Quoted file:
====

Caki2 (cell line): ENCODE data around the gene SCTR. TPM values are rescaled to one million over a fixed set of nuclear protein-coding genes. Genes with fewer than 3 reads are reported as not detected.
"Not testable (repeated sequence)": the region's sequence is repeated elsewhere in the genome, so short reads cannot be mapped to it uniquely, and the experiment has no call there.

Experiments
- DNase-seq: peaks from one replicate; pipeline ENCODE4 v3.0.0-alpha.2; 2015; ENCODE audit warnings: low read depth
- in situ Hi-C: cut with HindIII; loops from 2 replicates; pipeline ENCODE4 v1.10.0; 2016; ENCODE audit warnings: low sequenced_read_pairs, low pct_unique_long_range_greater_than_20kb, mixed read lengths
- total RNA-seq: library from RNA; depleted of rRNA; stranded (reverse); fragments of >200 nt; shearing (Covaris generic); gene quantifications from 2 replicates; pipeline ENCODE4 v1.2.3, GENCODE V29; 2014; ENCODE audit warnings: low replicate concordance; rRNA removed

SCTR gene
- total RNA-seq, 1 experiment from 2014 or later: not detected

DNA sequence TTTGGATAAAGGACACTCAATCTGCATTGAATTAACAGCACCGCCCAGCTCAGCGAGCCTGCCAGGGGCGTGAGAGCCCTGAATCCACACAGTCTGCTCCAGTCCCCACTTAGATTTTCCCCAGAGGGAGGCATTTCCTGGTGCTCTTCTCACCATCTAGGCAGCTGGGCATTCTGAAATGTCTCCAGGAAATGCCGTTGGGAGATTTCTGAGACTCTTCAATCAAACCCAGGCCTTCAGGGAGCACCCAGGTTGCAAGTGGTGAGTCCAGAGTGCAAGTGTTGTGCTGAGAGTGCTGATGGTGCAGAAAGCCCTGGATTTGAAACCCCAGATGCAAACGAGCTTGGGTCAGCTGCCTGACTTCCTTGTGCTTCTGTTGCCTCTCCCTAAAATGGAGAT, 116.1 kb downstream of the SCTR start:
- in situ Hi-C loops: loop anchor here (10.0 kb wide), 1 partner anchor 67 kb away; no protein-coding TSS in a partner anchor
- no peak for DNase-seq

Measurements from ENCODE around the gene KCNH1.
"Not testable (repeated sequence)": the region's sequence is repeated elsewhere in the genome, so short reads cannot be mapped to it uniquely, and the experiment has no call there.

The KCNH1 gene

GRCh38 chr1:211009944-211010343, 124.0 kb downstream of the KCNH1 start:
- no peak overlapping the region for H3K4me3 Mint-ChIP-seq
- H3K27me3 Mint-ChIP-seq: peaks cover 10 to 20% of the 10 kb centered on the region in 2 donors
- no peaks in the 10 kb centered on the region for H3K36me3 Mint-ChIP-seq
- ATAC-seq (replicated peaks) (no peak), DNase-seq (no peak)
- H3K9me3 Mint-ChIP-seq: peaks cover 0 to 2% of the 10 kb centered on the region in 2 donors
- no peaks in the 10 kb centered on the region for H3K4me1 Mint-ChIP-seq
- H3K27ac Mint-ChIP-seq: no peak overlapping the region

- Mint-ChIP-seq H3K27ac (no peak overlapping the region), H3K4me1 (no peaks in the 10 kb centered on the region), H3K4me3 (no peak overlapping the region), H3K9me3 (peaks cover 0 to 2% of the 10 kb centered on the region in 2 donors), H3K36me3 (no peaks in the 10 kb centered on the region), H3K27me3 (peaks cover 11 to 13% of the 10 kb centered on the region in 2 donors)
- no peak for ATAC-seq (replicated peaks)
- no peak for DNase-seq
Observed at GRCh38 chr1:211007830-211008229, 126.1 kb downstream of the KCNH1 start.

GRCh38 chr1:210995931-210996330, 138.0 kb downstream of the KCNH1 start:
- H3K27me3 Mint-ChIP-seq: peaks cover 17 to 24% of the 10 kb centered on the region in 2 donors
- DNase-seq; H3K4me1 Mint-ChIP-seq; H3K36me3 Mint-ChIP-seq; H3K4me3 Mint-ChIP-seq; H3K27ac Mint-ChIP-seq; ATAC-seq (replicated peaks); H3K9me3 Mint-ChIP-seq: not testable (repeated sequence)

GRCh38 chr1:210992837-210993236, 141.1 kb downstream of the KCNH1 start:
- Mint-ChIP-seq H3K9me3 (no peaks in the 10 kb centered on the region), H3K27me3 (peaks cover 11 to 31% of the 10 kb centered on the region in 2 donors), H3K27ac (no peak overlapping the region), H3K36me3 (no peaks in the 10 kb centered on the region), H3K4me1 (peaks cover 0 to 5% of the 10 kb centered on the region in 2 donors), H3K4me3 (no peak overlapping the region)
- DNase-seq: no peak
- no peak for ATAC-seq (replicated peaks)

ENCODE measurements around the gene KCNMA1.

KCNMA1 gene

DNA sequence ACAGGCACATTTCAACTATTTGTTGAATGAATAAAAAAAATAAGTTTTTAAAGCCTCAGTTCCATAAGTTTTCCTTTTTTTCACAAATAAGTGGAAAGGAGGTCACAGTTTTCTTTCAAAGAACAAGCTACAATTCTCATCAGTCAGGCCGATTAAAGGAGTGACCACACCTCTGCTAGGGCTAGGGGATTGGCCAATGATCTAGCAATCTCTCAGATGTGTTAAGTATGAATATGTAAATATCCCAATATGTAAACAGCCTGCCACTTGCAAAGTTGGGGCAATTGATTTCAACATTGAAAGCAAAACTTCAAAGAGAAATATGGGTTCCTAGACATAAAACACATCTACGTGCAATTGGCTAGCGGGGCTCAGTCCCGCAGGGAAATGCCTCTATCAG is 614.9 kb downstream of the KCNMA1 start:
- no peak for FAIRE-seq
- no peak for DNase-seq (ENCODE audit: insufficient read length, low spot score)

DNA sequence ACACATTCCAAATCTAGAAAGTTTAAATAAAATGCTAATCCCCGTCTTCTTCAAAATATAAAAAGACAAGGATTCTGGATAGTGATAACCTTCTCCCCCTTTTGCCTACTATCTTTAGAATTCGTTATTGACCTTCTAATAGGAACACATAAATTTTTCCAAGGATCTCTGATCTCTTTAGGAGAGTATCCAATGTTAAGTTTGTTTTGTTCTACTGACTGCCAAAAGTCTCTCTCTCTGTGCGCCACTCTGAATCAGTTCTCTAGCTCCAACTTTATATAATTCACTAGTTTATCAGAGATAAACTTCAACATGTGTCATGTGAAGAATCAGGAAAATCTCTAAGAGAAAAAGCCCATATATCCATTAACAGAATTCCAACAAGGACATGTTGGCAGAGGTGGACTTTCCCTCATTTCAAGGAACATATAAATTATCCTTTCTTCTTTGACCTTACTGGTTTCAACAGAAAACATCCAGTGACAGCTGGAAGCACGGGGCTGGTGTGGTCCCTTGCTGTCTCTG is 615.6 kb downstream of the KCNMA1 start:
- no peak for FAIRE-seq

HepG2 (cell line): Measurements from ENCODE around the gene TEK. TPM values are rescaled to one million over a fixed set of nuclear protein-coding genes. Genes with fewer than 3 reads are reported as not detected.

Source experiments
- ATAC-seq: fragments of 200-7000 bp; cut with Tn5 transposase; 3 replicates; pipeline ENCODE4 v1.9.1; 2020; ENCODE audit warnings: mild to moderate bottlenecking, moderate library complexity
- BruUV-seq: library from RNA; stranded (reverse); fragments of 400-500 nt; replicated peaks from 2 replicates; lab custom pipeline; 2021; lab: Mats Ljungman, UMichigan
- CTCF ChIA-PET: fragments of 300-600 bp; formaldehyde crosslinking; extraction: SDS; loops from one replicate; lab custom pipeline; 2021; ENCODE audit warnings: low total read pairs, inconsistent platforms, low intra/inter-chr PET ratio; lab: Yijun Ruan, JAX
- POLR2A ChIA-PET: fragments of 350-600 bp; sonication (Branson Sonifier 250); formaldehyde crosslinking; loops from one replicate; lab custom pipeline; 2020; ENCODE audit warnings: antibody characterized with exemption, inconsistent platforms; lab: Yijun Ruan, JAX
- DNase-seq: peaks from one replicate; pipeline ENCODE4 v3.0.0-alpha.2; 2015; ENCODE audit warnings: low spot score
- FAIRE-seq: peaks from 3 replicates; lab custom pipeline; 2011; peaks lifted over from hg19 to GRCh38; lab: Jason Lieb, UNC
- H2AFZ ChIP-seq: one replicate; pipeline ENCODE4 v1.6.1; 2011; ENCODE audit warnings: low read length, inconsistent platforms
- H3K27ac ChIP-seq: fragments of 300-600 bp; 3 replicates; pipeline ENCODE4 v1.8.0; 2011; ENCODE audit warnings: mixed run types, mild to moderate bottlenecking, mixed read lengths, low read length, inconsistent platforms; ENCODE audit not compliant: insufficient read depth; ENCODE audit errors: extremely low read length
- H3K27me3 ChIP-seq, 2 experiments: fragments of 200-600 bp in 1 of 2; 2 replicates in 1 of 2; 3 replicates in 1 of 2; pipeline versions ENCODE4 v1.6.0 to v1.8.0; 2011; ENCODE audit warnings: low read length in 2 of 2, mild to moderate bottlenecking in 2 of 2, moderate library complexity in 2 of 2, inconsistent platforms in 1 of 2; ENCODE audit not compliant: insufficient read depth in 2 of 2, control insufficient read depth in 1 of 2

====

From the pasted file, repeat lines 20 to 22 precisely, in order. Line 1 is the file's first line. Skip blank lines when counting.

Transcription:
- H3K9me3 Mint-ChIP-seq: peaks cover 0 to 2% of the 10 kb centered on the region in 2 donors
- no peaks in the 10 kb centered on the region for H3K4me1 Mint-ChIP-seq
- H3K27ac Mint-ChIP-seq: no peak overlapping the region